To a certain kind of person, the Olympia lifestyle could seem ideal. The musician Tae Won Yu moved there from his native New York City in the spring of 1992 because it felt like “a paradise. I woke up every morning feeling like, ‘I can’t believe I’m in Olympia. It’s like Paris in the thirties.’” The singer Mirah Zeitlyn describes early nineties life in Olympia: “We were all making rock operas and we had this huge theater we could use when we wanted. There are certain kinds of energy that maybe can’t be replicated.” Naturally, she or ganized her college music collection not alphabetically or by genre, but by gender. “I didn’t think twice about it. Sometimes I want to listen to this stuff that men make and sometimes I want to listen to this stuff that women make.”
The Olympia musician Lois Maffeo grew up in the cultural doldrums of Phoenix, Arizona, and heard about Evergreen through a high school friend who was being hassled by her hippie uncle to go there. “I was like, ‘No grades? I’m so sold,’” she recalls. Maffeo had a by-the-books college paradigm shift: her first dorm mate was a punk girl with dyed blond hair and raccoon-like makeup. Calvin Johnson of Beat Happening helped Maffeo learn the guitar by drawing her a three-chord chart and saying, “People have done worse with more.” She went to art shows at a space called Girl City and hosted a radio show of music entirely made by women called Your Dream Girl on KAOS. “I locked into the fact that girls just run this town,” said Maffeo. “Going to an all-girl high school, there wasn’t that constant trying to vie for the attention of boys. I felt like girls were rad. I didn’t need to be convinced.” The writer Mikki Halpin lived in Los Angeles but knew the town by reputation: “There were a lot of people who really would make a very convincing claim at that point in time that Olympia was a matriarchy.”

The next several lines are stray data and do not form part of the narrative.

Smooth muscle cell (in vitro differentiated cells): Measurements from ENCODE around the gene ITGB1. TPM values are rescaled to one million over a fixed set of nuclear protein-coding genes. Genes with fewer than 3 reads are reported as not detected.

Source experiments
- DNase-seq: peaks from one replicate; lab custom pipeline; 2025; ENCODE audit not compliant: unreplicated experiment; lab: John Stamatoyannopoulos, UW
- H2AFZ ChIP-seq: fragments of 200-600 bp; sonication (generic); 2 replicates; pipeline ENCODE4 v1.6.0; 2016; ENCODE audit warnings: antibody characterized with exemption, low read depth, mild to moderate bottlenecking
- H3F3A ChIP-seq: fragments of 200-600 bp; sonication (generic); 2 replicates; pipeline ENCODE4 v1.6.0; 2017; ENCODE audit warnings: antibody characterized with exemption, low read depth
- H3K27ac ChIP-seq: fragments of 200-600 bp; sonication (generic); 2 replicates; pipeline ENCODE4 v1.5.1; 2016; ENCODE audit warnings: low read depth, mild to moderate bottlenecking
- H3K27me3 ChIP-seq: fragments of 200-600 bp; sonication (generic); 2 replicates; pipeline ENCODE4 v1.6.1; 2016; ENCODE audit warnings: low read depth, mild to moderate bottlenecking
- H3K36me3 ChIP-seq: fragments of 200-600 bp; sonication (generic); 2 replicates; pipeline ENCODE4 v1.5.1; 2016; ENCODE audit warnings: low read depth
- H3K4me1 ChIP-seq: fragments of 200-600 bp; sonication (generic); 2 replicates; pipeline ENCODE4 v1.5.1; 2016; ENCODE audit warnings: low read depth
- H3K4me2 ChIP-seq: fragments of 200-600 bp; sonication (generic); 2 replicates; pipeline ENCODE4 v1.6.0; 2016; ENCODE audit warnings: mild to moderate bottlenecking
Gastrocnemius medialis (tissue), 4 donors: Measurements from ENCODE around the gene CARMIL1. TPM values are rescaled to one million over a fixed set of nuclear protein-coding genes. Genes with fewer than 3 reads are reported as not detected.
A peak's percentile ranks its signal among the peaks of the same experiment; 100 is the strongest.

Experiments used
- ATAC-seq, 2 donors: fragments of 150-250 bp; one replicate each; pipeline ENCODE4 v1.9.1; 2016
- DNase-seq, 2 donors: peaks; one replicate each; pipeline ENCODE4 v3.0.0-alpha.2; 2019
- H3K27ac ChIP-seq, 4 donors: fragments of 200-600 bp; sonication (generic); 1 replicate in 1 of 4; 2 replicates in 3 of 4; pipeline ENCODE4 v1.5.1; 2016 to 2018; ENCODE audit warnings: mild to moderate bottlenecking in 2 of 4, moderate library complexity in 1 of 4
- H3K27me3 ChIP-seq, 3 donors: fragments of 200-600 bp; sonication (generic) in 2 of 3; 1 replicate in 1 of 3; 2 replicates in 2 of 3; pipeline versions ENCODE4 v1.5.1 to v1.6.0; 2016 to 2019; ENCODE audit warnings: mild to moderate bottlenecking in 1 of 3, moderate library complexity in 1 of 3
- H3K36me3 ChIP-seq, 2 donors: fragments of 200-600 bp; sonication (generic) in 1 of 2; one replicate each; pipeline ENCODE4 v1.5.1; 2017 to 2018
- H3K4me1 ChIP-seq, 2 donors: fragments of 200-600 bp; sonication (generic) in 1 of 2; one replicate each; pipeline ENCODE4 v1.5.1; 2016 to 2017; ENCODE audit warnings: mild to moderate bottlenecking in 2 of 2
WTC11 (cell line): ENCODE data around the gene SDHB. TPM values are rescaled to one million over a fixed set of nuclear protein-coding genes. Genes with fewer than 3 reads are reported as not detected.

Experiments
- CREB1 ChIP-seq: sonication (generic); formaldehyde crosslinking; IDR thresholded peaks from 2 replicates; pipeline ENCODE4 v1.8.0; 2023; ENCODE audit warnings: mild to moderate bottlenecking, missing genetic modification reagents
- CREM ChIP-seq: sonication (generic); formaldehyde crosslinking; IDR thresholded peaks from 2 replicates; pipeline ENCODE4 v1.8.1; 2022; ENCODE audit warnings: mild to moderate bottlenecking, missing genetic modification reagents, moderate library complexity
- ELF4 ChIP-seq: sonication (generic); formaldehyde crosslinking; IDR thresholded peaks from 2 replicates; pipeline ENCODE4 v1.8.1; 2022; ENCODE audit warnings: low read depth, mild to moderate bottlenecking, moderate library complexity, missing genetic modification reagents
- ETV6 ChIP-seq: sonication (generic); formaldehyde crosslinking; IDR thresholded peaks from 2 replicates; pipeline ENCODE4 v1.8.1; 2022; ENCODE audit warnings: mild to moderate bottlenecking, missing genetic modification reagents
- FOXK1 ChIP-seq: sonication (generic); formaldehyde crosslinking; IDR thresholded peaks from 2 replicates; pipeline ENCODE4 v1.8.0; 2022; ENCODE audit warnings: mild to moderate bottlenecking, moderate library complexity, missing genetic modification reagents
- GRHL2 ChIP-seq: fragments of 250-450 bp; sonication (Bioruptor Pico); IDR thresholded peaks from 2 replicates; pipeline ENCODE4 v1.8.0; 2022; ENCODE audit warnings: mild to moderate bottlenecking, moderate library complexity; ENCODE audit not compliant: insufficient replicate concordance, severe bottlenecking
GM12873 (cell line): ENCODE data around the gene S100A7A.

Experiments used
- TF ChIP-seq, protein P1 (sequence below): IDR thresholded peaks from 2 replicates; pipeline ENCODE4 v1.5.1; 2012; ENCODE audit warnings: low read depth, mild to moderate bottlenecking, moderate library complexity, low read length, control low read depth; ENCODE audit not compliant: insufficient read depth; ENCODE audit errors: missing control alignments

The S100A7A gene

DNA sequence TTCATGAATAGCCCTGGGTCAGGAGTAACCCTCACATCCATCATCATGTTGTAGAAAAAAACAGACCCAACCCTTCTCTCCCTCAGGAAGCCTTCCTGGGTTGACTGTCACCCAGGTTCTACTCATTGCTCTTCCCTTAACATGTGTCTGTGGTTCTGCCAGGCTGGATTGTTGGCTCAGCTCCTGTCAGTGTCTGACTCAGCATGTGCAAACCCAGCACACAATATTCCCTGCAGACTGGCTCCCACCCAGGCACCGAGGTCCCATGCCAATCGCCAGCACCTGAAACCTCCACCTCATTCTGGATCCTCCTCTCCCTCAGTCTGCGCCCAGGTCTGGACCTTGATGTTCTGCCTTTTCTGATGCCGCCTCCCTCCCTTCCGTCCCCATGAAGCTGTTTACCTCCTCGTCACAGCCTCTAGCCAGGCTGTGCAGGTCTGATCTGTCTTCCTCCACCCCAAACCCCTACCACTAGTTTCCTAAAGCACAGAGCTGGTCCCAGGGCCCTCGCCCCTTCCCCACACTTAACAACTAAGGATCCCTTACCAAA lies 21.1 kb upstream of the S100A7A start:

On the other side of the country, Washington, D.C., was a city known for its punk bands. It was also where Calvin Johnson had lived during high school. He had befriended many of the bands in D.C., and in the years after he moved back to his native Olympia to attend college, a kind of cultural exchange developed between the underground music scenes in the two cities.
In 1991, Maffeo was living in D.C.’s Mount Pleasant neighborhood when riots broke out following the shooting of a Salvadoran man by a black female police officer who had been trying to arrest him for disorderly conduct during a Cinco de Mayo celebration. “They went on for days. You’d run home from the bus stop hoping not to get hit by anything,” says Maffeo. Watching the physical confrontation between a community and the police was oddly energizing, she remembers. “We realized you can push back, it’s okay. It really was an exciting feeling.” One day during the riots, her housemate Jen Smith ran into the house and said, “What we need is a girl riot.”
Excerpted from GIRL POWER by Marisa Meltzer.
Copyright © 2010 by Marisa Meltzer.
Published in 2010 by Farrar, Straus and Giroux.
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